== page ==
Hikkaduwa area is declared originally as a sanctuary. Then it was declared as a nature reserve and followed as a National Park. Hikkaduwa National Park was established as a full Marine National Park in 2002.
Before 1998, Hikkaduwa had more than 180 coral species belonging to 60 Genus. Corals were destroyed due to the warm water wave called “El Nino” that came in 1998. The density of some species decreased.
Although the ownership was transferred to the Department of wildlife technically, there was no building belonging to the Department. The office was maintained in a rented building. At the end of 2006, the Hikkaduwa Cooperative provided land to the Department. A small office was built there, but it was not enough for the scientific management.
At the end of 2008, I got a transfer from Yala National Park to Hikkaduwa National Park as the site manager.
During this period, nearly twelve fishing boats were anchored in a very irregular manner. The fish brought from the boats were also taken out from within the National Park. Swimming, snorkeling, and watching corals became dangerous for tourists.
We first prepared a formal plan. The Wildlife Department, the Coast Guard Department and the Police jointly developed a tourism management plan. This work also received support from local committees. At that time, the Director General of the Department of Wildlife was Mr. H.D Ratnayake.
According to this plan, we first registered the glass bottom boats used for coral watching. Initially 53 boats were registered. Also, fishing boats were removed from the national park. A zone has been set up for snorkeling and a zone for tourists to swim. At the same time, the route for boats was set upoutside these zones. This ensured the safety of tourists as well.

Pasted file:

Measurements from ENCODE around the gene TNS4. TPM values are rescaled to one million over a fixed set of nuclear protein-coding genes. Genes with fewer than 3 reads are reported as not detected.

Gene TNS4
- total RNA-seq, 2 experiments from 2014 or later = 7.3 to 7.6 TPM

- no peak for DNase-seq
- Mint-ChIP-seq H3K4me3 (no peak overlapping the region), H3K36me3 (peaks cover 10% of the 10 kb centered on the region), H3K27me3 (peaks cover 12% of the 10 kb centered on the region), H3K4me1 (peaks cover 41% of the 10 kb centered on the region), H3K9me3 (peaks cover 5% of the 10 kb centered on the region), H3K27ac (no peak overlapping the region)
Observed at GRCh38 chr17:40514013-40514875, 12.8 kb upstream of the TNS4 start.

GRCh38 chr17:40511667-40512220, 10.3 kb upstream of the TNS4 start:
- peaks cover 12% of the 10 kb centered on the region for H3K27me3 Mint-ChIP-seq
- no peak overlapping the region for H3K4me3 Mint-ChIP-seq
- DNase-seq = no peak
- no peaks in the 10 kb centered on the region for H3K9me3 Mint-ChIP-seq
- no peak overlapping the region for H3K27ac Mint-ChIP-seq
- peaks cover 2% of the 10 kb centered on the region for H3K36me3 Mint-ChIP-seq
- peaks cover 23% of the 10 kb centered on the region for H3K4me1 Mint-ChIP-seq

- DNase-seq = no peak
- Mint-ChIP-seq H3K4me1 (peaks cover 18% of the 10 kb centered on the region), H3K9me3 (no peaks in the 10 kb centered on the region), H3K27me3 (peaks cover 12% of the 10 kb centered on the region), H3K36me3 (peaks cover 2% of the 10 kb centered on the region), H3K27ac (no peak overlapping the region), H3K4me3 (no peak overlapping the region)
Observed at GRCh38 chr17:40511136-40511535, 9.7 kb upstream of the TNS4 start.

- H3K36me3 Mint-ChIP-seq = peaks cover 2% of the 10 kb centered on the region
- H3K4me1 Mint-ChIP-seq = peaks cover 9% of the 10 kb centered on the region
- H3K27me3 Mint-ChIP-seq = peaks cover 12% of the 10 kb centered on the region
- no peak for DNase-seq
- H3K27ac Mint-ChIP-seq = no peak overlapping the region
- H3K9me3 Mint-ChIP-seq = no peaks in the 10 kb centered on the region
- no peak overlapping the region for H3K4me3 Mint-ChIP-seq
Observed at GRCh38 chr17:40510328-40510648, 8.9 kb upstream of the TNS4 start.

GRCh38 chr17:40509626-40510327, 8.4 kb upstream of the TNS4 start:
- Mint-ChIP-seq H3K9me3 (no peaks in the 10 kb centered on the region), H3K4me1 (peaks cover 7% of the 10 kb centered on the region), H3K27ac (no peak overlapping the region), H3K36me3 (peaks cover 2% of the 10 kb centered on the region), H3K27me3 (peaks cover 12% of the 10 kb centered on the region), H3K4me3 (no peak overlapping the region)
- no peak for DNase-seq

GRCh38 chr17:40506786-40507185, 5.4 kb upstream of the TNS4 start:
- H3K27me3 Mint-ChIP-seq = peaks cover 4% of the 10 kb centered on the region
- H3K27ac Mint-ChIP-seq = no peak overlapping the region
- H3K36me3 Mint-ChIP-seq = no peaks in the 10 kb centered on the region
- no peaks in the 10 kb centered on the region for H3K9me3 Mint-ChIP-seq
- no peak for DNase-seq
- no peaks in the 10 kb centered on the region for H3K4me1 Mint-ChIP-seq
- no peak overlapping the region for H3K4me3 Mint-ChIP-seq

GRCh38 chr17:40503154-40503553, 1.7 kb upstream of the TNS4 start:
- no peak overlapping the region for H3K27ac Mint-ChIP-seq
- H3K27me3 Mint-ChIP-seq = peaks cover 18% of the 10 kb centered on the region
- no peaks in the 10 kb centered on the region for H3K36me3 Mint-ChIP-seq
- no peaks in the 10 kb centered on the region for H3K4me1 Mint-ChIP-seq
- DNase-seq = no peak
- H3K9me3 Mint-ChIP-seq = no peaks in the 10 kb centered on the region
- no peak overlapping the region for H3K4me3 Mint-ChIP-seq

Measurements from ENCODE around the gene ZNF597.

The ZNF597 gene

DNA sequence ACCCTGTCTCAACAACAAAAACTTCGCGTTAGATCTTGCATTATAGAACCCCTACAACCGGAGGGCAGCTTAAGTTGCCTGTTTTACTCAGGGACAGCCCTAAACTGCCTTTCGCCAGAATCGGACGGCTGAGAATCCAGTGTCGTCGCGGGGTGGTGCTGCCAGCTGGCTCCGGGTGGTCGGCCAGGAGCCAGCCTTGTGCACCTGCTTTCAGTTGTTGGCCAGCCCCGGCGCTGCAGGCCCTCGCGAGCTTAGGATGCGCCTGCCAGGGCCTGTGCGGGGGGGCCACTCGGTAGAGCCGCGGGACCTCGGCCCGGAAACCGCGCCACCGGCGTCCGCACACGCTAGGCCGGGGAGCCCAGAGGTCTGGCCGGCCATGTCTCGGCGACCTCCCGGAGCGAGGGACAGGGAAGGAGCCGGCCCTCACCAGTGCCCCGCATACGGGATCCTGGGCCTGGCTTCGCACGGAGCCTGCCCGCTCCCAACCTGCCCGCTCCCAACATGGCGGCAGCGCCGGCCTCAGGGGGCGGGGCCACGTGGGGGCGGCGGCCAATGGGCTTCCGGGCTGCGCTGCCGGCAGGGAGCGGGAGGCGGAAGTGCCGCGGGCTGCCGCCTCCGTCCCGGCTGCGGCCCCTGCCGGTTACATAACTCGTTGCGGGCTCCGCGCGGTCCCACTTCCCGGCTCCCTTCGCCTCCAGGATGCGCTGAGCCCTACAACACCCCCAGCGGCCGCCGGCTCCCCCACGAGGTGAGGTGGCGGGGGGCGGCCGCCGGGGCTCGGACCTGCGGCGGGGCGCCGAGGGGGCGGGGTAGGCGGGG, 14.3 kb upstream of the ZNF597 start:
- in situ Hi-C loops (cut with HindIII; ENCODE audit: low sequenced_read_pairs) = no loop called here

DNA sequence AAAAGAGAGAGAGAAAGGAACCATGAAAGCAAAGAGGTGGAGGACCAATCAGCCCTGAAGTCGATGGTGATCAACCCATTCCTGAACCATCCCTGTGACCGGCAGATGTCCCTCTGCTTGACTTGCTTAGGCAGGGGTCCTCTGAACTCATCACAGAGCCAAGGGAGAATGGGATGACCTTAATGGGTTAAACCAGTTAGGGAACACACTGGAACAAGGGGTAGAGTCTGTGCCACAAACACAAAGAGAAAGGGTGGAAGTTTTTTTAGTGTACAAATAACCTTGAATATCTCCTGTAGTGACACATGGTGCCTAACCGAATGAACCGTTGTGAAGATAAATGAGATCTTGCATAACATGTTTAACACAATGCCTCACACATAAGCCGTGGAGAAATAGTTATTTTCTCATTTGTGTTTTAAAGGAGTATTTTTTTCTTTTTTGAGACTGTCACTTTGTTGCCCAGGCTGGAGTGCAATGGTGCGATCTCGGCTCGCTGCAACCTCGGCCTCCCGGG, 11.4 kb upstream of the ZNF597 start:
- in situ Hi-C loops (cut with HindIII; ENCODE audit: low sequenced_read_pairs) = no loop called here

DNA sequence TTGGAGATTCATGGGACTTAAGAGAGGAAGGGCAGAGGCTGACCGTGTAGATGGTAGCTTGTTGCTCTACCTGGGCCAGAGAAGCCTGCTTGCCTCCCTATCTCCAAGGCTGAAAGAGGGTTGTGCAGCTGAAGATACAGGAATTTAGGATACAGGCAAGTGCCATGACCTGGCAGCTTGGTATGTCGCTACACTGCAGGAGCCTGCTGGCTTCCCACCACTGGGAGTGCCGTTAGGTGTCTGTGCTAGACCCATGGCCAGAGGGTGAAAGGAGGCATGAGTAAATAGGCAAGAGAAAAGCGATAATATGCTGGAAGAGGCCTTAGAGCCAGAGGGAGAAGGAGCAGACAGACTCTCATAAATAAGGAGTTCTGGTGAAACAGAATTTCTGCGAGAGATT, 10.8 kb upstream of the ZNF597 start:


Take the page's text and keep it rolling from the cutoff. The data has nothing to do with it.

A separate area was made to park the boats. There were protests against this. Boat owners pulled several boats on the road and staged a protest on the Galle-Colombo road.We took legal action in that regard.
We had bought a plot of land to build our office. For a long time, boats have been pulled ashore in this area during the stormy season of the sea. In 2010, we planned to build our new office on this land.
Two teams of Officers from Girithale training came to lay the foundation of the building. Also, officials came from Hikkaduwa Wildlife Office, Head Office and Kalamatia Wildlife Office. People staged a mass protest there that day. They did not allowus to construct the building. We stopped work at that time and retreated.
After that, he took the support of the ministry and went to the district committee to get the support. Started working again after a month. The monks who joined the campaign came and blessed us by chanting pirith.
By now, the construction of the wildlife office has been completed and all official work is being done from there. We had not been able to issue even a wildlife license. Along with this process, licenses were issued from there.
There was also a protest on the day the license was issued. We got support from the police and the committees of the HikkaduwaUrban Council. With our licenses we were able to collect the ten percent entertainment tax that should be charged on boats.
During this time, from 2009-2014 I stayed in Hikkaduwa National Park. A series of unforgettable incidents stuck in my memory.
In the year 2023 again, I got a transfer to Hikkaduwa. Started collecting data on corals this year. It can be completed in July next year.
I hope to do many activities for the improvement of Hikkaduwa National Park.